Warnock said that addressing climate change is "urgent" and that the country is at a tipping point in how it responds. Under his leadership, Ebenezer Baptist Church adopted parts of the Atlanta Archdiocese's Laudato Si' Action Plan for implementing Pope Francis' 2015 encyclical on the environment.
He encouraged IPL members to stay engaged with their local communities, and in their push for environmental and climate justice to recognize the interconnections across issues — among them, voting rights in the form of the For the People Act and the John Lewis Voting Rights Advancement Act, to buttress "the infrastructure of our democracy."
The Georgia senator called those bills a shield against efforts in state capitals across the country, including in Georgia, to roll back voters' rights in a form of "democracy in reverse," in which politicians "cherry-pick" their voters, rather than the voters electing their leaders.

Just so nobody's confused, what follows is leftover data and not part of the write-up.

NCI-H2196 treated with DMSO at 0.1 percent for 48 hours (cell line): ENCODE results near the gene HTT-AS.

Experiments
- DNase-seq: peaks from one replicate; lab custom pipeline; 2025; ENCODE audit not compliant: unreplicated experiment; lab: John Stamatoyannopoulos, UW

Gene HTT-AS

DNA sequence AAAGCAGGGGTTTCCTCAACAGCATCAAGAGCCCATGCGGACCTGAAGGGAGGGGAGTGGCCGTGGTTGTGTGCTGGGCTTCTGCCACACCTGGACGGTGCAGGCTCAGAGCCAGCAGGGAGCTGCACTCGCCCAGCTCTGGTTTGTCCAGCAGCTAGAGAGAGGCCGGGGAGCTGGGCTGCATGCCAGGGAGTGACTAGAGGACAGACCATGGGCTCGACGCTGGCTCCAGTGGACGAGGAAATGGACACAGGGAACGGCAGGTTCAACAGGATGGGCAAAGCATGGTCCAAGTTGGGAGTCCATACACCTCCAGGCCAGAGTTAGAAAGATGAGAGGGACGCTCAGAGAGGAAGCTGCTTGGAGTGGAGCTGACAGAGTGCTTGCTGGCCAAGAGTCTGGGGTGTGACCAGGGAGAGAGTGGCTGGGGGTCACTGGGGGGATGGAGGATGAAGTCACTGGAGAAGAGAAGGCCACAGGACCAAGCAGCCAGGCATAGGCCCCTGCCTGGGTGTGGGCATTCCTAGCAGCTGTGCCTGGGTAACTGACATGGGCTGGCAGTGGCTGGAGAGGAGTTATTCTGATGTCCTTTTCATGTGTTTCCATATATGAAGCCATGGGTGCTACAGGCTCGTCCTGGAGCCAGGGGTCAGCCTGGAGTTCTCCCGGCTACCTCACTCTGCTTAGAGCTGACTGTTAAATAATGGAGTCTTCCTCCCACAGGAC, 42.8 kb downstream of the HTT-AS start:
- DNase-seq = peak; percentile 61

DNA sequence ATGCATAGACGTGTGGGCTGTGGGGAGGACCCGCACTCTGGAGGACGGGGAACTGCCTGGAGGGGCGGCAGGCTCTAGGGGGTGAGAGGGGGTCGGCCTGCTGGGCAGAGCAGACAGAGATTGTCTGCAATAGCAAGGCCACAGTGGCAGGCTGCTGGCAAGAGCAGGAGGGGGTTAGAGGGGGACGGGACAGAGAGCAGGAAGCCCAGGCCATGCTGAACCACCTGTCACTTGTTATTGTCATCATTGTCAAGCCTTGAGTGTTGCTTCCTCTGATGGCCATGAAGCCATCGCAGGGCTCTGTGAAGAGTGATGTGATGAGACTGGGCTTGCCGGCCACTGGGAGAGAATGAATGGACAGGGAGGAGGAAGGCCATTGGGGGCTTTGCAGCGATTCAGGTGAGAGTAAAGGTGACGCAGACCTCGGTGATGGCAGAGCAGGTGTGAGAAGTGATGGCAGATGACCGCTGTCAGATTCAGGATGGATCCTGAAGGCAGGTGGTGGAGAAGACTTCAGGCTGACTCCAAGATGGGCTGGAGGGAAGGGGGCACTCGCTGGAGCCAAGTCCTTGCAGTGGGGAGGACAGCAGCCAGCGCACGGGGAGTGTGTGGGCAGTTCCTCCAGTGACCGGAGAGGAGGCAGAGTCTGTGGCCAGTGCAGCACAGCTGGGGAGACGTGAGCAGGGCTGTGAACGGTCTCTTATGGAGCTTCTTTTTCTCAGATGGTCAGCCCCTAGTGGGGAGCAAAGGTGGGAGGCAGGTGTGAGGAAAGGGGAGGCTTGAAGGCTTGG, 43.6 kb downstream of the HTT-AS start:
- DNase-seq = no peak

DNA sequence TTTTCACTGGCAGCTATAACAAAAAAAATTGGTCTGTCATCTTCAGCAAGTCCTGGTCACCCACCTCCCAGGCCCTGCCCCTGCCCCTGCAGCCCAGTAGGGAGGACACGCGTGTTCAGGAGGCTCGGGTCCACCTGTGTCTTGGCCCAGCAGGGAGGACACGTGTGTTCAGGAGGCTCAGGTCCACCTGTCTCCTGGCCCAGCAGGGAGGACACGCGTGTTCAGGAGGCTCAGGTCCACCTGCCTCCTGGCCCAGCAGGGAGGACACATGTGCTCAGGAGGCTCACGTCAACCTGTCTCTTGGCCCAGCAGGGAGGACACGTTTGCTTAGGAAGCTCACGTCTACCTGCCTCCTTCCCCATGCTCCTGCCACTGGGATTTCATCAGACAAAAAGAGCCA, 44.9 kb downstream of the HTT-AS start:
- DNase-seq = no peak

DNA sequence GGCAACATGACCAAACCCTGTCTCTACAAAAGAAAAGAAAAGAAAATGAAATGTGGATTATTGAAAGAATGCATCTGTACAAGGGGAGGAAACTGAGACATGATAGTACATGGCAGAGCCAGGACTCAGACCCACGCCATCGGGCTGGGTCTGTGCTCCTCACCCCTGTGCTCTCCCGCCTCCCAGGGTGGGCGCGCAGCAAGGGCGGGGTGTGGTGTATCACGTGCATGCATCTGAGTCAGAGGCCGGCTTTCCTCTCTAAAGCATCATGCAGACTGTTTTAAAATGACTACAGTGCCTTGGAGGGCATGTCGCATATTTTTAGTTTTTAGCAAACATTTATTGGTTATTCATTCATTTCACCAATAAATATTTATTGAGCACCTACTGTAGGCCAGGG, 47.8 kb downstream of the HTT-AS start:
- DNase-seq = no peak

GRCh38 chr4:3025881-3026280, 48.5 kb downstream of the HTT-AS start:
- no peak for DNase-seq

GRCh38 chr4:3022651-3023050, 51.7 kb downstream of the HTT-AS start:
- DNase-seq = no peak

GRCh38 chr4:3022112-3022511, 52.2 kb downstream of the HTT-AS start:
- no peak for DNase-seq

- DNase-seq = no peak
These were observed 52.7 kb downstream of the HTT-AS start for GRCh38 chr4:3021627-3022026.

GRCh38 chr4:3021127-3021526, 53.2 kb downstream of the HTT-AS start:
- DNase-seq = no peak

"And if the politicians get to cherry-pick their voters, they can do the bidding of those who want to get in the way of the future, which is clean energy, clean jobs," he said.
Warnock highlighted how he and others helped broker a deal to complete a battery plant in Commerce, Georgia, and the American Jobs Plan's proposed expansion of rural broadband, a critical element in his home state, where 10% of the population lacks access and nearly four in 10 have only one option for service.